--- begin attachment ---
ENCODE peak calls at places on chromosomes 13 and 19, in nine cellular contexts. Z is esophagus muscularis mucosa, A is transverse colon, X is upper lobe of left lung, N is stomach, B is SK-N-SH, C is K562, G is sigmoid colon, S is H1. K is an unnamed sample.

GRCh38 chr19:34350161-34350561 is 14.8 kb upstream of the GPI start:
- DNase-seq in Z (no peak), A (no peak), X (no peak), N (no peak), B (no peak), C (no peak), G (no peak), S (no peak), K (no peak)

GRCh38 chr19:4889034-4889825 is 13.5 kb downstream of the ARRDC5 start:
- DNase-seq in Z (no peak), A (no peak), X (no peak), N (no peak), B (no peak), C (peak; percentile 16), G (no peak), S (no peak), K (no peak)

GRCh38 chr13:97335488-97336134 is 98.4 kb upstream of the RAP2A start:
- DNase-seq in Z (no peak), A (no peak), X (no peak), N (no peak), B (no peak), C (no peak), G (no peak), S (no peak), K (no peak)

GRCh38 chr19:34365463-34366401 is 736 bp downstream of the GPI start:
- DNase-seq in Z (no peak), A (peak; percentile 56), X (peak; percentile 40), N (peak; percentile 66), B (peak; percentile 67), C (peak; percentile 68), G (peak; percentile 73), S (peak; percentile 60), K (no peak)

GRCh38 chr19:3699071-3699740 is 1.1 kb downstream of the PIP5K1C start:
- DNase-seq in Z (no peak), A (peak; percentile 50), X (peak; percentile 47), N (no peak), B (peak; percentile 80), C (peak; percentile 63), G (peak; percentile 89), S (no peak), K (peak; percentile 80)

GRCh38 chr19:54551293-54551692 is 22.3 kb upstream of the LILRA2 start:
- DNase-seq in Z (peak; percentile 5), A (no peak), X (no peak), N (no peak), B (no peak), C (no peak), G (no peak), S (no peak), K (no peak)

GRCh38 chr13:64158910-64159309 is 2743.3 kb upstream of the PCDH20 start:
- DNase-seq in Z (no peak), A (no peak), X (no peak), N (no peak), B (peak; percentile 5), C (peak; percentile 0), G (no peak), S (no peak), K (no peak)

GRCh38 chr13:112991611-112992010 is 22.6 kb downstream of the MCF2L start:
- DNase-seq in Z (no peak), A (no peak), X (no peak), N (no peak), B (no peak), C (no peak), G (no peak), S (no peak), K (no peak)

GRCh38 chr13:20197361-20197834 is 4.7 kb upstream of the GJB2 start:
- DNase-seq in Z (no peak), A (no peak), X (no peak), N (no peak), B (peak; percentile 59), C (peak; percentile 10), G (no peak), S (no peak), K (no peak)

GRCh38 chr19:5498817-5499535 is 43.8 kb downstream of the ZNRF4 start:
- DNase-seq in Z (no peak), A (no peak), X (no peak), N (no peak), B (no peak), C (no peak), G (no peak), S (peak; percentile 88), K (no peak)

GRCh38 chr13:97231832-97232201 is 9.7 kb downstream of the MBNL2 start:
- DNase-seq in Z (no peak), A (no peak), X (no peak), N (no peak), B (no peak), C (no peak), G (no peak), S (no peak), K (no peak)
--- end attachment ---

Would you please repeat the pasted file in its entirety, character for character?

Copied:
ENCODE peak calls at places on chromosomes 13 and 19, in nine cellular contexts. Z is esophagus muscularis mucosa, A is transverse colon, X is upper lobe of left lung, N is stomach, B is SK-N-SH, C is K562, G is sigmoid colon, S is H1. K is an unnamed sample.

GRCh38 chr19:34350161-34350561 is 14.8 kb upstream of the GPI start:
- DNase-seq in Z (no peak), A (no peak), X (no peak), N (no peak), B (no peak), C (no peak), G (no peak), S (no peak), K (no peak)

GRCh38 chr19:4889034-4889825 is 13.5 kb downstream of the ARRDC5 start:
- DNase-seq in Z (no peak), A (no peak), X (no peak), N (no peak), B (no peak), C (peak; percentile 16), G (no peak), S (no peak), K (no peak)

GRCh38 chr13:97335488-97336134 is 98.4 kb upstream of the RAP2A start:
- DNase-seq in Z (no peak), A (no peak), X (no peak), N (no peak), B (no peak), C (no peak), G (no peak), S (no peak), K (no peak)

GRCh38 chr19:34365463-34366401 is 736 bp downstream of the GPI start:
- DNase-seq in Z (no peak), A (peak; percentile 56), X (peak; percentile 40), N (peak; percentile 66), B (peak; percentile 67), C (peak; percentile 68), G (peak; percentile 73), S (peak; percentile 60), K (no peak)

GRCh38 chr19:3699071-3699740 is 1.1 kb downstream of the PIP5K1C start:
- DNase-seq in Z (no peak), A (peak; percentile 50), X (peak; percentile 47), N (no peak), B (peak; percentile 80), C (peak; percentile 63), G (peak; percentile 89), S (no peak), K (peak; percentile 80)

GRCh38 chr19:54551293-54551692 is 22.3 kb upstream of the LILRA2 start:
- DNase-seq in Z (peak; percentile 5), A (no peak), X (no peak), N (no peak), B (no peak), C (no peak), G (no peak), S (no peak), K (no peak)

GRCh38 chr13:64158910-64159309 is 2743.3 kb upstream of the PCDH20 start:
- DNase-seq in Z (no peak), A (no peak), X (no peak), N (no peak), B (peak; percentile 5), C (peak; percentile 0), G (no peak), S (no peak), K (no peak)

GRCh38 chr13:112991611-112992010 is 22.6 kb downstream of the MCF2L start:
- DNase-seq in Z (no peak), A (no peak), X (no peak), N (no peak), B (no peak), C (no peak), G (no peak), S (no peak), K (no peak)

GRCh38 chr13:20197361-20197834 is 4.7 kb upstream of the GJB2 start:
- DNase-seq in Z (no peak), A (no peak), X (no peak), N (no peak), B (peak; percentile 59), C (peak; percentile 10), G (no peak), S (no peak), K (no peak)

GRCh38 chr19:5498817-5499535 is 43.8 kb downstream of the ZNRF4 start:
- DNase-seq in Z (no peak), A (no peak), X (no peak), N (no peak), B (no peak), C (no peak), G (no peak), S (peak; percentile 88), K (no peak)

GRCh38 chr13:97231832-97232201 is 9.7 kb downstream of the MBNL2 start:
- DNase-seq in Z (no peak), A (no peak), X (no peak), N (no peak), B (no peak), C (no peak), G (no peak), S (no peak), K (no peak)